We Tried The Blender That Pinterest Is Obsessed With
"I couldn't believe that I had made a healthy, quick dinner in under five minutes – start to finish."
We hope you love the products we recommend! Just so you know, BuzzFeed may collect a share of sales from the links on this page.
So, Google throws up almost 4.5 million results for "Pinterest Vitamix recipes".
What's unusual about the Vitamix is that the heat generated by the blades can actually *cook* foods – so you can make a pasta sauce from scratch in the blender, or a soup – and serve direct from the jug.
And this Taco Soup recipe from Blender Happy is known as a ~ conversion recipe ~ ie – one that makes people go 'woah, I'm going to buy this blender!'
The most important thing is to add items in the right order – so I began by putting carrots, tomatoes, celery and stock in the blender, then turning it onto the "soup" setting for five minutes.
It's souper (sorry!) noisy, and really powerful – play this video to hear it go.
Once the soup base was cooked, I threw in a can of beans and some corn, then pulsed once or twice to give it some texture. (There's no need to blend it though, if you like a chunky soup!)
The end result was easy as pie and so so delicious.
Next I tried to make some homemade Peanut Butter.
I decided to try the peanut butter recipe that came with the blender – and chose cashew nuts and almonds. The success of the taco soup had me chasing a powerful blender high.
The end result was a little grainy, but super-spreadable. I'd recommend adding in some oil – or really upping your quantities.
I wanted to see how the blender would hold up for more textured recipes, and happened upon this recipe for falafel.
Things did not go to plan.
So, I added a small amount of water (in retrospect I should have just doubled the ingredients), and accidentally made a falaffel smoothie.
I tried to salvage it, but even after 20 minutes of cooking it was An Absolute Disaster.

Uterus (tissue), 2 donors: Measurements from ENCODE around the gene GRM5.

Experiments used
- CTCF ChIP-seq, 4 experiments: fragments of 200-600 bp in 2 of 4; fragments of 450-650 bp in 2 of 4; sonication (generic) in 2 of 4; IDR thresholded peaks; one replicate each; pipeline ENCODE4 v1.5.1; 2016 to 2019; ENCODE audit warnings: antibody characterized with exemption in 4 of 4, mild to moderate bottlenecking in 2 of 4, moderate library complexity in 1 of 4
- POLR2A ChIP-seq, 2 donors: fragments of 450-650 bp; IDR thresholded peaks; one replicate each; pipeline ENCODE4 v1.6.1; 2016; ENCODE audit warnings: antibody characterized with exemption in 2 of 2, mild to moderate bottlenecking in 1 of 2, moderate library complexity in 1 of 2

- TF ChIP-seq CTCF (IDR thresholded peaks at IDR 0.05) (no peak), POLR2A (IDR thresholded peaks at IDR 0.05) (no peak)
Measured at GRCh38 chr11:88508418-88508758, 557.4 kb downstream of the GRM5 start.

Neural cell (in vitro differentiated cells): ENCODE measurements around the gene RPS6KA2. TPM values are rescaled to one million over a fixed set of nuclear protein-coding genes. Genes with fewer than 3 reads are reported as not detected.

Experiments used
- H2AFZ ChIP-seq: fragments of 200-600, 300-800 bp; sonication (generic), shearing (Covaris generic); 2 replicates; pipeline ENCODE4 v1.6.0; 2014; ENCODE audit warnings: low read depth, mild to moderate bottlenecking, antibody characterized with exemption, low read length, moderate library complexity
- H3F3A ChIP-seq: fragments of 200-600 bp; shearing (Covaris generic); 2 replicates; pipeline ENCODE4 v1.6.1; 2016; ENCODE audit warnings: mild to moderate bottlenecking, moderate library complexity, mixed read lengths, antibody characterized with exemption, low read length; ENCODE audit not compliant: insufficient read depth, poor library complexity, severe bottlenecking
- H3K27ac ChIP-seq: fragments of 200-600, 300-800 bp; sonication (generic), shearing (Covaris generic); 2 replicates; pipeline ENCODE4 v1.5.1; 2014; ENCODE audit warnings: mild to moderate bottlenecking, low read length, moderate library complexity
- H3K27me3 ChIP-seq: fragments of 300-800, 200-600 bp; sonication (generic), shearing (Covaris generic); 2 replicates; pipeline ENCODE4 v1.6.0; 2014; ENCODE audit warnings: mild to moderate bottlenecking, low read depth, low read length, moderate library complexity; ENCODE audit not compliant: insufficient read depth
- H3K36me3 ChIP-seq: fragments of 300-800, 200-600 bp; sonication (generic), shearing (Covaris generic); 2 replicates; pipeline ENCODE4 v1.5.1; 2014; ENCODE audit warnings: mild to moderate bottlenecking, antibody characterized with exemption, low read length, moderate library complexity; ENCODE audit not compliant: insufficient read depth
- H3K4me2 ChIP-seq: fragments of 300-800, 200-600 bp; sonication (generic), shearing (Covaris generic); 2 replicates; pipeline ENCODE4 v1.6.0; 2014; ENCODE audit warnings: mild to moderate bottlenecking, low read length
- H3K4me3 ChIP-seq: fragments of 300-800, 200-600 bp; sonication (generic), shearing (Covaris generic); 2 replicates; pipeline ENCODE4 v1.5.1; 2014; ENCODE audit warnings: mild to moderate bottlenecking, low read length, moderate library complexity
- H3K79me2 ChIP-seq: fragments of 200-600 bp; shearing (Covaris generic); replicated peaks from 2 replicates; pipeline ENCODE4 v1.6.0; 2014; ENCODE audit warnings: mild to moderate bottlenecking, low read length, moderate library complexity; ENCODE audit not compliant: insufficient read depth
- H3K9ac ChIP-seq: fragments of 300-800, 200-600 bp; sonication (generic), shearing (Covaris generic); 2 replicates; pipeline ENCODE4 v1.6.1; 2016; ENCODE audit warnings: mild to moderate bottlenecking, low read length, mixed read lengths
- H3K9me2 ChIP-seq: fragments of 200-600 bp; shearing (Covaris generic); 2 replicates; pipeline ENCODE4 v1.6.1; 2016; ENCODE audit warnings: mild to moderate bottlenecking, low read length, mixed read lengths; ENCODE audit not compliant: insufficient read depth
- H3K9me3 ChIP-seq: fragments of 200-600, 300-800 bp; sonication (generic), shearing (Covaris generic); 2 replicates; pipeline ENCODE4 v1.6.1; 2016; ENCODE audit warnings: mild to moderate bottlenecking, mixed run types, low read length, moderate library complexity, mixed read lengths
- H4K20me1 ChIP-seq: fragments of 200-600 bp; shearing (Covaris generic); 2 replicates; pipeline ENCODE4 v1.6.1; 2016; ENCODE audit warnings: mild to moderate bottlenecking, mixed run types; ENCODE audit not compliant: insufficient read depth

A recipe that I kept seeing on Pinterest was Blender Guacamole.
I love the taste of coriander, but hate chewing the stalks – so making an initial paste with onion, garlic and coriander appealed to me.
The mixture didn't go as paste-like as I wanted, but I figured that with the creamy avocado blended, it would all mush together better.
But it tasted pretty good – there was a strong flavour base and it was perfect for dipping.
– OK, this blender is expensive, it's almost £500. But's very very easy to clean, and comes with excellent customer service – think of it like a Kitchenaid. The Vitamix rep who lent me the machine for this piece tells me that some people have their blenders for over ten years.
– This blender is also powerful enough that I can see it being useful for anyone who has food intolerences – you can easily make your own oat flour, or cashew milk etc. It seems particularly good if you're vegan or considering going vegan.
– Overall this blender isn't right for my lifestyle – I seldomly cook for more than two people at a time, and counter space is at a premium in my home. But if you're someone who has chronic pain issues (for example), then it's a quicker, easier way to make a swift meal than a slow cooker (it's cool to say 'make a chilli! but that involves planning a meal 12 hours in advance). If you're also catering for a large group regularly, then it's a solid investment.